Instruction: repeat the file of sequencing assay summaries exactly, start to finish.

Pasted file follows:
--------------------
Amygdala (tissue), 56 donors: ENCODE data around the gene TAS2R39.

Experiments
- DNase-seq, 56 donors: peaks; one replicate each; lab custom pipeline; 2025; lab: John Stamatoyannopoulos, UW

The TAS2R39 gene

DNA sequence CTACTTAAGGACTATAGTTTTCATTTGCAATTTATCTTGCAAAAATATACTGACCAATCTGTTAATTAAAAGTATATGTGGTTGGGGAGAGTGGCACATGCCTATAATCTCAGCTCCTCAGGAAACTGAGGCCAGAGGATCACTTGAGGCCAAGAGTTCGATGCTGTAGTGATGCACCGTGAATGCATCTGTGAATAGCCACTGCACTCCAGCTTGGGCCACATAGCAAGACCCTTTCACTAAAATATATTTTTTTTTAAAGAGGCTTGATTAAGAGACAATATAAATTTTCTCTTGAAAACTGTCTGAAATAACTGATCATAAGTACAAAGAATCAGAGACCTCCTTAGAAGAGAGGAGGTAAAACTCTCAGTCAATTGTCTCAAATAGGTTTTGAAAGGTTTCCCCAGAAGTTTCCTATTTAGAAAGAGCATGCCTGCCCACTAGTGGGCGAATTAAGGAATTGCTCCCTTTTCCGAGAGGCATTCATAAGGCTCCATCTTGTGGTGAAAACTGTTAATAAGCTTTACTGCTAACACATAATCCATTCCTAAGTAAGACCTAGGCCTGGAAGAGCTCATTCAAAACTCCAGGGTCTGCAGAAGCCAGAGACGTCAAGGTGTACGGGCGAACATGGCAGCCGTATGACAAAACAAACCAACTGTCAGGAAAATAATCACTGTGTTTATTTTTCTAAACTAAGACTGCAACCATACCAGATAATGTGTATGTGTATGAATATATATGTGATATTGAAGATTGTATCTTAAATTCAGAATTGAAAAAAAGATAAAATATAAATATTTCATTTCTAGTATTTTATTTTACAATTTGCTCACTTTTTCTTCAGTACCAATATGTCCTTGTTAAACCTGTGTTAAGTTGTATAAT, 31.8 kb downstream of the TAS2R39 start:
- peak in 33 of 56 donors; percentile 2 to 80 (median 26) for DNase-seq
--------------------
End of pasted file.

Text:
Amygdala (tissue), 56 donors: ENCODE data around the gene TAS2R39.

Experiments
- DNase-seq, 56 donors: peaks; one replicate each; lab custom pipeline; 2025; lab: John Stamatoyannopoulos, UW

The TAS2R39 gene

DNA sequence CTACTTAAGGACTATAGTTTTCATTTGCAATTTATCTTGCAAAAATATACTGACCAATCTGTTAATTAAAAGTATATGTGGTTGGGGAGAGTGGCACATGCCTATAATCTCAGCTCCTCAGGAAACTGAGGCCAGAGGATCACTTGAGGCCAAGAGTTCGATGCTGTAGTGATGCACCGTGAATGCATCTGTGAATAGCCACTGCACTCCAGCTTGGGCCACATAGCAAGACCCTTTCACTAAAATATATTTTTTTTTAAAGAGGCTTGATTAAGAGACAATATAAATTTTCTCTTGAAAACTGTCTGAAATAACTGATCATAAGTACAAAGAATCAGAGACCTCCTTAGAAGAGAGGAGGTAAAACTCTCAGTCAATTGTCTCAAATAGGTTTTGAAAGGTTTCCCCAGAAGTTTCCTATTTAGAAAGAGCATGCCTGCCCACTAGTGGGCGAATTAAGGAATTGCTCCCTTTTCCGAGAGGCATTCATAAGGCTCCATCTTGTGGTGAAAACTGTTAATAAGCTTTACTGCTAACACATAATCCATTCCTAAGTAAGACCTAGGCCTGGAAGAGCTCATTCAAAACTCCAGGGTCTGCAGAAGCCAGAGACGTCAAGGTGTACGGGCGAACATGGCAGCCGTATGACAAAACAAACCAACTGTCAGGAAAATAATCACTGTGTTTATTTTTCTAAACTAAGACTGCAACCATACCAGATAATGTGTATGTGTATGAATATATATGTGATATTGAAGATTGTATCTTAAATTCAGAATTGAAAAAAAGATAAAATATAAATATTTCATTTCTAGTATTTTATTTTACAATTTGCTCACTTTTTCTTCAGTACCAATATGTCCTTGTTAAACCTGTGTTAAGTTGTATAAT, 31.8 kb downstream of the TAS2R39 start:
- peak in 33 of 56 donors; percentile 2 to 80 (median 26) for DNase-seq